If the African believe that your ears whoosh whenever anyone is talking about you was true, then surely Khama Billiat would have been deaf by now.
The Zimbabwean star trends on microblogging site Twitter nearly everyday and makes headlines in both local and South African media on a regular basis.
Understandably so, the Mufakose-bred winger is arguably the biggest star in South Africa’s ABSA Premiership where he turns out for Kaizer Chiefs earning a staggering R800 000 a month, the highest salary paid to any player in the division.
The Aces Youth Academy graduate’s rise to stardom, just like that of most football stars on the continent, was not a walk in the park, but some of the unheralded twist and turns it took might inspire young footballers contemplating to quit the game due to the current financial crisis in the country.
“I once stopped playing football when we had financial challenges at Aces Youth Academy and started ‘working’ at Gulf where we would put music into people’s memory sticks charging a dollar for ten songs,” he said while in the Warriors camp last year.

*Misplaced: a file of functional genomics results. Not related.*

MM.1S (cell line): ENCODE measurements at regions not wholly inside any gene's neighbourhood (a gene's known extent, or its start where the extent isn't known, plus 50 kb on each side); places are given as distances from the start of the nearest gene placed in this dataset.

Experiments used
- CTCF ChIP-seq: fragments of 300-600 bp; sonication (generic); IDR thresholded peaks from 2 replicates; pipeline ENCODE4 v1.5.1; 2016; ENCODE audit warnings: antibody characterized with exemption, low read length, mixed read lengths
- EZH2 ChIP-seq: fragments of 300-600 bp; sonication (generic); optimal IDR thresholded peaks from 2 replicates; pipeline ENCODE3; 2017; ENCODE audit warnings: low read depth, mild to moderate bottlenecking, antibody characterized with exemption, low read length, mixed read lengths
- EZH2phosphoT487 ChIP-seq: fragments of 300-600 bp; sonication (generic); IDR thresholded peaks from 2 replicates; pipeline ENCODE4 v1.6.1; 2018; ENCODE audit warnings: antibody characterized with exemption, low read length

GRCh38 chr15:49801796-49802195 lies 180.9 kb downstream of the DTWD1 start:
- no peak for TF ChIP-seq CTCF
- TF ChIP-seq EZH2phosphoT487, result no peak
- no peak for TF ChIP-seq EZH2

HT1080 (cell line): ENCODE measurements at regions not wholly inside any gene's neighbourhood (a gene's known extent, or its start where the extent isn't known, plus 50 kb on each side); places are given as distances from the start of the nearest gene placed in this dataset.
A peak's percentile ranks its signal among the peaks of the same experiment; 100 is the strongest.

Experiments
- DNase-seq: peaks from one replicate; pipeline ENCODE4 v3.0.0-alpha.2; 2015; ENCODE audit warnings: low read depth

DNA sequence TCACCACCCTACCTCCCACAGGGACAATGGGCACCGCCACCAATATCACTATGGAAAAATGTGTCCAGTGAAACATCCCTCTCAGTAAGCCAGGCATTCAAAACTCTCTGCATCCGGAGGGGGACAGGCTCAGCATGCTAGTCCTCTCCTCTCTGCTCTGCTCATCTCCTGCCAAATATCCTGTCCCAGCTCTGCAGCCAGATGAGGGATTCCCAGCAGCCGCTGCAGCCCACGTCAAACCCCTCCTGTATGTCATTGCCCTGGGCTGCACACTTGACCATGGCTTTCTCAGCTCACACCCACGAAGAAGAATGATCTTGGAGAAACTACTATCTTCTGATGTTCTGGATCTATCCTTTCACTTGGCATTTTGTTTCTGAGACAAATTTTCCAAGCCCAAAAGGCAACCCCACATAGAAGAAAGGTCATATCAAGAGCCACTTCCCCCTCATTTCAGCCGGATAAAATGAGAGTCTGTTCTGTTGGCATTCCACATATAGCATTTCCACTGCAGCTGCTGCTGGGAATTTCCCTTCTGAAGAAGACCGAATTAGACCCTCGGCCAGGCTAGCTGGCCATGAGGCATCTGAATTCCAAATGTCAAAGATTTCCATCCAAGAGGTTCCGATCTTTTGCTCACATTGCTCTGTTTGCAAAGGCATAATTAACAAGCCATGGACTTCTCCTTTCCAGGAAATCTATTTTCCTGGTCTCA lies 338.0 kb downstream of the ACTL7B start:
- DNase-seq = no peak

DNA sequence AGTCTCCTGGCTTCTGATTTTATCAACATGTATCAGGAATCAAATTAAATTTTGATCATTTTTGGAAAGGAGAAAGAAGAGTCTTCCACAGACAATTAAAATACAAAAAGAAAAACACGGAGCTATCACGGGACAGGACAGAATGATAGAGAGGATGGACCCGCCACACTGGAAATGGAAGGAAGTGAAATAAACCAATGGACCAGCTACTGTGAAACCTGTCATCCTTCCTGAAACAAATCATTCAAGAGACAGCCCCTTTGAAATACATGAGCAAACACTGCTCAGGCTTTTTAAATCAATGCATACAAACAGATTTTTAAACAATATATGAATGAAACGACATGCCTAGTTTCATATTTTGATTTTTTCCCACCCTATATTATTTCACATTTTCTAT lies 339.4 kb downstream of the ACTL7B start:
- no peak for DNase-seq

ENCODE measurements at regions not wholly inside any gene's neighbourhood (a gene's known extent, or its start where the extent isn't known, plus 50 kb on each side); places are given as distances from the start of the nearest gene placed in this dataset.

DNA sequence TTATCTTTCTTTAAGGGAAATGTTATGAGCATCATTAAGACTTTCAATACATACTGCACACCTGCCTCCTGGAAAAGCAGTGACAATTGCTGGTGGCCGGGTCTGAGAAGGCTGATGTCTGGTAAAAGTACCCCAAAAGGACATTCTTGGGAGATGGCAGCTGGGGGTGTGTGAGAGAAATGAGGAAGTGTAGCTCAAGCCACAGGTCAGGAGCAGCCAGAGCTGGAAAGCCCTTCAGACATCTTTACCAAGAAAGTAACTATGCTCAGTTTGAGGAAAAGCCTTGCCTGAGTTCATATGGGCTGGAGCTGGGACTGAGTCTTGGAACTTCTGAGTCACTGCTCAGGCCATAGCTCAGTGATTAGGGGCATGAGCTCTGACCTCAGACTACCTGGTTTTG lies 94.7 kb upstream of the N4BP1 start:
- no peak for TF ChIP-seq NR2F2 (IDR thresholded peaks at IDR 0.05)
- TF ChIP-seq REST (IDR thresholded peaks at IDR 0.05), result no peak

“But in the back of my mind I knew I wanted to continue playing football, hence an oppurtunity later arose for me to go for trials at Monotomotapa but I ended going to CAPS instead, after being invited by friends. Coach Lloyd (Chitembwe) said he wanted me and the rest is history,” narrated Billiat.
Gulf is a complex in the Central Business District where entrepreneurs sell all kinds of goods, from electronics to clothes and blankets but few who operate there imagine one day splashing R2.5 million (approximately USD146 000) on a car, the amount Billiat paid for his Range Rover Lumma CLR RS last year.
He has gone on to become a household name in the South African top-flight; scooping the Player-of the-Year award in 2016 after an unforgettable season in which he was instrumental for Mamelodi Sundowns in their ABSA Premiership and CAF Champions League triumph.
CAPS United winger Phineas Bamusi, another player whose future many believe is bright, says Billiat’s story is an inspirational one.
“Khama’s story always give a lot of hope and inspiration,” Bamusi said.
“At times we give up when we almost there and it is always good to wait fo God’s time,” he added.
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